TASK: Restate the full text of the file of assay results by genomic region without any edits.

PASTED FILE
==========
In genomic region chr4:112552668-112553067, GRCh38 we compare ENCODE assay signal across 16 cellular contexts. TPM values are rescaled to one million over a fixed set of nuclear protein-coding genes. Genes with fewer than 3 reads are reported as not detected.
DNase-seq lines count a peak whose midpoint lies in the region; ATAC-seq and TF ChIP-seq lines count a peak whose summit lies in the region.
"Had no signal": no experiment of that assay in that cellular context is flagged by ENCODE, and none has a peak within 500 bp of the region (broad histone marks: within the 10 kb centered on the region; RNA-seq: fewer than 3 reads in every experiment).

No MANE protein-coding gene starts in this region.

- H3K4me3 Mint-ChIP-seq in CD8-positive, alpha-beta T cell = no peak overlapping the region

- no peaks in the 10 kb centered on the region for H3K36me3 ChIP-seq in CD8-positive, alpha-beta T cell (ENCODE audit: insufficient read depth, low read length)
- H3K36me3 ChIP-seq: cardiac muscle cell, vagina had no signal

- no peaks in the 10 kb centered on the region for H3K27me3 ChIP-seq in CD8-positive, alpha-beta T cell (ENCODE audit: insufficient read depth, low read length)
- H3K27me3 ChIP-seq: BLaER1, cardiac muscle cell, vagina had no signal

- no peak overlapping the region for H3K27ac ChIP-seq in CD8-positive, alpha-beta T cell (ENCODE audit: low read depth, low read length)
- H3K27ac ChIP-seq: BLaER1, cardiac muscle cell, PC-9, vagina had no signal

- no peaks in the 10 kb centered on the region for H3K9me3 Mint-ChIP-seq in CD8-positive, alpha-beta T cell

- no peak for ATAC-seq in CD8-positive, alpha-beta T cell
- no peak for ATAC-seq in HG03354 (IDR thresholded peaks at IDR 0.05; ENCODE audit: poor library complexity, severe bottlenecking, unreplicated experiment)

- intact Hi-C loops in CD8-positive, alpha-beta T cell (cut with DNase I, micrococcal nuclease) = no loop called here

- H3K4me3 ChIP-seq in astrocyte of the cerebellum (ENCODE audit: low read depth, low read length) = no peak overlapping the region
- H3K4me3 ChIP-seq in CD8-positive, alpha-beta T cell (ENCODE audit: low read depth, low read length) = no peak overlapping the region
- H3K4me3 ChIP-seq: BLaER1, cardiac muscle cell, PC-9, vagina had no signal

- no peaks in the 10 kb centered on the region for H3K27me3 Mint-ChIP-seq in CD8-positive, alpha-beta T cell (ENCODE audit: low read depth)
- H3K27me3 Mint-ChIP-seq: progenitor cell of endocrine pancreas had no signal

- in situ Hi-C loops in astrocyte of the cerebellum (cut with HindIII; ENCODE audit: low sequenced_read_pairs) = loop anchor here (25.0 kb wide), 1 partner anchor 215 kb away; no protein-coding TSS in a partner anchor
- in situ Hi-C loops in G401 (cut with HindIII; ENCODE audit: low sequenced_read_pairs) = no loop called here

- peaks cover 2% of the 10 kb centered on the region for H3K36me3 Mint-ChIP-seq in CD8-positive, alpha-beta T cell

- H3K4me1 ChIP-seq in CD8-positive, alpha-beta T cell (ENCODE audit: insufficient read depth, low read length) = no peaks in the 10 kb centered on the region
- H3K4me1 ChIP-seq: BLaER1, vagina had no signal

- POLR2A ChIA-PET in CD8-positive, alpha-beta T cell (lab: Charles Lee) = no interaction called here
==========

In genomic region chr4:112552668-112553067, GRCh38 we compare ENCODE assay signal across 16 cellular contexts. TPM values are rescaled to one million over a fixed set of nuclear protein-coding genes. Genes with fewer than 3 reads are reported as not detected.
DNase-seq lines count a peak whose midpoint lies in the region; ATAC-seq and TF ChIP-seq lines count a peak whose summit lies in the region.
"Had no signal": no experiment of that assay in that cellular context is flagged by ENCODE, and none has a peak within 500 bp of the region (broad histone marks: within the 10 kb centered on the region; RNA-seq: fewer than 3 reads in every experiment).

No MANE protein-coding gene starts in this region.

- H3K4me3 Mint-ChIP-seq in CD8-positive, alpha-beta T cell = no peak overlapping the region

- no peaks in the 10 kb centered on the region for H3K36me3 ChIP-seq in CD8-positive, alpha-beta T cell (ENCODE audit: insufficient read depth, low read length)
- H3K36me3 ChIP-seq: cardiac muscle cell, vagina had no signal

- no peaks in the 10 kb centered on the region for H3K27me3 ChIP-seq in CD8-positive, alpha-beta T cell (ENCODE audit: insufficient read depth, low read length)
- H3K27me3 ChIP-seq: BLaER1, cardiac muscle cell, vagina had no signal

- no peak overlapping the region for H3K27ac ChIP-seq in CD8-positive, alpha-beta T cell (ENCODE audit: low read depth, low read length)
- H3K27ac ChIP-seq: BLaER1, cardiac muscle cell, PC-9, vagina had no signal

- no peaks in the 10 kb centered on the region for H3K9me3 Mint-ChIP-seq in CD8-positive, alpha-beta T cell

- no peak for ATAC-seq in CD8-positive, alpha-beta T cell
- no peak for ATAC-seq in HG03354 (IDR thresholded peaks at IDR 0.05; ENCODE audit: poor library complexity, severe bottlenecking, unreplicated experiment)

- intact Hi-C loops in CD8-positive, alpha-beta T cell (cut with DNase I, micrococcal nuclease) = no loop called here

- H3K4me3 ChIP-seq in astrocyte of the cerebellum (ENCODE audit: low read depth, low read length) = no peak overlapping the region
- H3K4me3 ChIP-seq in CD8-positive, alpha-beta T cell (ENCODE audit: low read depth, low read length) = no peak overlapping the region
- H3K4me3 ChIP-seq: BLaER1, cardiac muscle cell, PC-9, vagina had no signal

- no peaks in the 10 kb centered on the region for H3K27me3 Mint-ChIP-seq in CD8-positive, alpha-beta T cell (ENCODE audit: low read depth)
- H3K27me3 Mint-ChIP-seq: progenitor cell of endocrine pancreas had no signal

- in situ Hi-C loops in astrocyte of the cerebellum (cut with HindIII; ENCODE audit: low sequenced_read_pairs) = loop anchor here (25.0 kb wide), 1 partner anchor 215 kb away; no protein-coding TSS in a partner anchor
- in situ Hi-C loops in G401 (cut with HindIII; ENCODE audit: low sequenced_read_pairs) = no loop called here

- peaks cover 2% of the 10 kb centered on the region for H3K36me3 Mint-ChIP-seq in CD8-positive, alpha-beta T cell

- H3K4me1 ChIP-seq in CD8-positive, alpha-beta T cell (ENCODE audit: insufficient read depth, low read length) = no peaks in the 10 kb centered on the region
- H3K4me1 ChIP-seq: BLaER1, vagina had no signal

- POLR2A ChIA-PET in CD8-positive, alpha-beta T cell (lab: Charles Lee) = no interaction called here